Effect of KEPI (Ppp1r14c) deletion on morphine analgesia and tolerance in mice of different genetic backgrounds: when a knockout is near a relevant quantitative trait locus

J. Drgonova, D. B. Zimonjic, F. S. Hall, G. R. Uhl

Research output: Contribution to journalArticle


We previously identified KEPI as a morphine-regulated gene using subtractive hybridization and differential display PCR. Upon phosphorylation by protein kinase C, KEPI becomes a powerful inhibitor of protein phosphatase 1. To gain insights into KEPI functions, we created KEPI knockout (KO) mice on mixed 129S6×C57BL/6 genetic backgrounds. KEPI maps onto mouse chromosome 10 close to the locus that contains the μ-opioid receptor (Oprm1) and provides a major quantitative trait locus for morphine effects. Analysis of single nucleotide polymorphisms in and near the Oprm1 locus identified a doubly-recombinant mouse with C57BL/6 markers within 1 Mb on either side of the KEPI deletion. This strategy minimized the amount of 129S6 DNA surrounding the transgene and documented the C57BL/6 origin of the Oprm1 gene in this founder and its offspring. Recombinant KEPIKO mice displayed (a) normal analgesic responses and normal locomotion after initial morphine treatments, (b) accelerated development of tolerance to analgesic effects of morphine, (c) elevated activity of protein phosphatase 1 in thalamus, (d) attenuated morphine reward as assessed by conditioned place preference. These data support roles for KEPI action in adaptive responses to repeated administration of morphine that include analgesic tolerance and drug reward.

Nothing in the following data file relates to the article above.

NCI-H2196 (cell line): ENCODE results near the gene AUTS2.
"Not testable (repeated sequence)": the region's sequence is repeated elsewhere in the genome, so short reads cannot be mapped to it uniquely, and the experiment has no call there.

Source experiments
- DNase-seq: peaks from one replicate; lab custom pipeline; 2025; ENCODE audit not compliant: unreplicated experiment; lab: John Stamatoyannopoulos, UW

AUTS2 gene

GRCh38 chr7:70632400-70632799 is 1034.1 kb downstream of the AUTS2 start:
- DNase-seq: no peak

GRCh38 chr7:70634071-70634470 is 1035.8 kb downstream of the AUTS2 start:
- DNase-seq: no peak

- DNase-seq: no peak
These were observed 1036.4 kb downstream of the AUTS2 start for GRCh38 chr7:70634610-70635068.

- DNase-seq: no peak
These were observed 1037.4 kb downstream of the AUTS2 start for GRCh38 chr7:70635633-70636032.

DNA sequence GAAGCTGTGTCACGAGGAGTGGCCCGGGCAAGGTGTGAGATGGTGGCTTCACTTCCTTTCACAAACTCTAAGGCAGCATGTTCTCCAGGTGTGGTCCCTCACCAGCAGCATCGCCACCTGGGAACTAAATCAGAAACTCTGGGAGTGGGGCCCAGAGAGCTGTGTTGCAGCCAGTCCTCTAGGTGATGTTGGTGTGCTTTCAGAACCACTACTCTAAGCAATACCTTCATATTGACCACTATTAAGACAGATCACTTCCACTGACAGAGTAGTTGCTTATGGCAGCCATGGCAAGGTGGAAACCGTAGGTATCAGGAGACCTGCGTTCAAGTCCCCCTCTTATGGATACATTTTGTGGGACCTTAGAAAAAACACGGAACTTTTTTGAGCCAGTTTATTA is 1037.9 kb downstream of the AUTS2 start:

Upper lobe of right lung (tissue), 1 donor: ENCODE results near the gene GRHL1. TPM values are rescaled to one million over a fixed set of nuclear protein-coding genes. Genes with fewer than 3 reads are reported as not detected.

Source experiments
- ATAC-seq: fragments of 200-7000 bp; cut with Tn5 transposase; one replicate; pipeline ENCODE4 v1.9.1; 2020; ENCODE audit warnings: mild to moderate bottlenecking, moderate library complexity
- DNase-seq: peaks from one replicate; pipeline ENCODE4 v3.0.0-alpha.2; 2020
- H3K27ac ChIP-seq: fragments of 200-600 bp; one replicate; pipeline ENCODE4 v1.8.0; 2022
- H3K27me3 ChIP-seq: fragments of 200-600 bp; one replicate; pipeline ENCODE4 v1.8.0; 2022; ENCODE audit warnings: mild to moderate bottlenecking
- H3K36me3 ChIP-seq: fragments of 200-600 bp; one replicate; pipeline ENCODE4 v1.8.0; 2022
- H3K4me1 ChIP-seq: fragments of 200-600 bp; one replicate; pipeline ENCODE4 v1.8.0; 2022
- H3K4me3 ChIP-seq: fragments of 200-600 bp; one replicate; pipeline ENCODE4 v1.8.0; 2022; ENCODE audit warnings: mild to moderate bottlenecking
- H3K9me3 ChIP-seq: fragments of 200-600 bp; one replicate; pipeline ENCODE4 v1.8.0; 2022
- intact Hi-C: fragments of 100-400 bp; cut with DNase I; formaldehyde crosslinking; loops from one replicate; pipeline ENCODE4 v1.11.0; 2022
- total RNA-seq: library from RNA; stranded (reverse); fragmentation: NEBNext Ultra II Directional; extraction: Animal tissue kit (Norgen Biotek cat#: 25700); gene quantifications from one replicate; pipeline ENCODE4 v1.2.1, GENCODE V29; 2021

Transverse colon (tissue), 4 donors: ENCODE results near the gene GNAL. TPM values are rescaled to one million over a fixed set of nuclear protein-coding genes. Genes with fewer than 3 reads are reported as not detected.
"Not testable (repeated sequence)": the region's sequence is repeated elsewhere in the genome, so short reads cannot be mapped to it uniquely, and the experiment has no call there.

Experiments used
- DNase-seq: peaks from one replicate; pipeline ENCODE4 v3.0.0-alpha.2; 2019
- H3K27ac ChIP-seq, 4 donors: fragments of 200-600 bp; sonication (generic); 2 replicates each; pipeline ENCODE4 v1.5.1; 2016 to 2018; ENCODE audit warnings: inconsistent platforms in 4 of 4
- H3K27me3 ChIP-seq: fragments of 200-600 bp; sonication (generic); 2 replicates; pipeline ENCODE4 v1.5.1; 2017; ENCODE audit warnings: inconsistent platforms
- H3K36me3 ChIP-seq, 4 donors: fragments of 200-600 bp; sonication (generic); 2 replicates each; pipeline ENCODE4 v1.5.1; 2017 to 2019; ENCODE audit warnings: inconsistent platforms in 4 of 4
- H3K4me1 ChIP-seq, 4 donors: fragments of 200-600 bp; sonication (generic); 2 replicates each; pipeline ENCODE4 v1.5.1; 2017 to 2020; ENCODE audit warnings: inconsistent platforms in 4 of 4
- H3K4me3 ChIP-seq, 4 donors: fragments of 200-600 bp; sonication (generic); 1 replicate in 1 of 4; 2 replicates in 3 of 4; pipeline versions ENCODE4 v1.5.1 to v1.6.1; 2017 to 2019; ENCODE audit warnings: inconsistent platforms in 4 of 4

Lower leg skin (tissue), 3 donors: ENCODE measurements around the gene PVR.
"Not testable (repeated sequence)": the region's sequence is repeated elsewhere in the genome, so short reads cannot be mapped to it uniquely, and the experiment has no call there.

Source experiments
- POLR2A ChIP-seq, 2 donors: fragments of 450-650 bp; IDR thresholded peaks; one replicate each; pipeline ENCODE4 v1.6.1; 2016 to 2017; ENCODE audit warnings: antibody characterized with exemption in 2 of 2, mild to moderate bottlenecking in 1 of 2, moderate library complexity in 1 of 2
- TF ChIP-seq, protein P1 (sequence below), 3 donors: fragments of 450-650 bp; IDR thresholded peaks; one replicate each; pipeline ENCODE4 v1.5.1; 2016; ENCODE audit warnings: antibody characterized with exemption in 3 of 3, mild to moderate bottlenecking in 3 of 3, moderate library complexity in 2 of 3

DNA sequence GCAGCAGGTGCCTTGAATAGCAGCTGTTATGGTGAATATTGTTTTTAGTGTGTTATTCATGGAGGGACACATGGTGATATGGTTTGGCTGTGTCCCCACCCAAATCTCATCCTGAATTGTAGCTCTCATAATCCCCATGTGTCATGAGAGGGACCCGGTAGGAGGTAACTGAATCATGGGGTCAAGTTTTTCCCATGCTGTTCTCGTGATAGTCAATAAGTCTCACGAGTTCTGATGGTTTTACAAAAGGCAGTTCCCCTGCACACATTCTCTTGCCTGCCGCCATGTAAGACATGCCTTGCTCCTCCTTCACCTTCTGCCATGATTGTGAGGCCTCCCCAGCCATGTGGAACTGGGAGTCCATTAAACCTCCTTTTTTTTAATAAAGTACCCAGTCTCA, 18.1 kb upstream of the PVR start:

Original languageEnglish (US)
Pages (from-to)882-895
Number of pages14
Issue number3
Publication statusPublished - Feb 3 2010
Externally publishedYes



  • conditioned place preference
  • morphine analgesia
  • morphine reward
  • morphine tolerance
  • protein phosphatase 1
  • quantitative trait locus

ASJC Scopus subject areas

  • Neuroscience(all)

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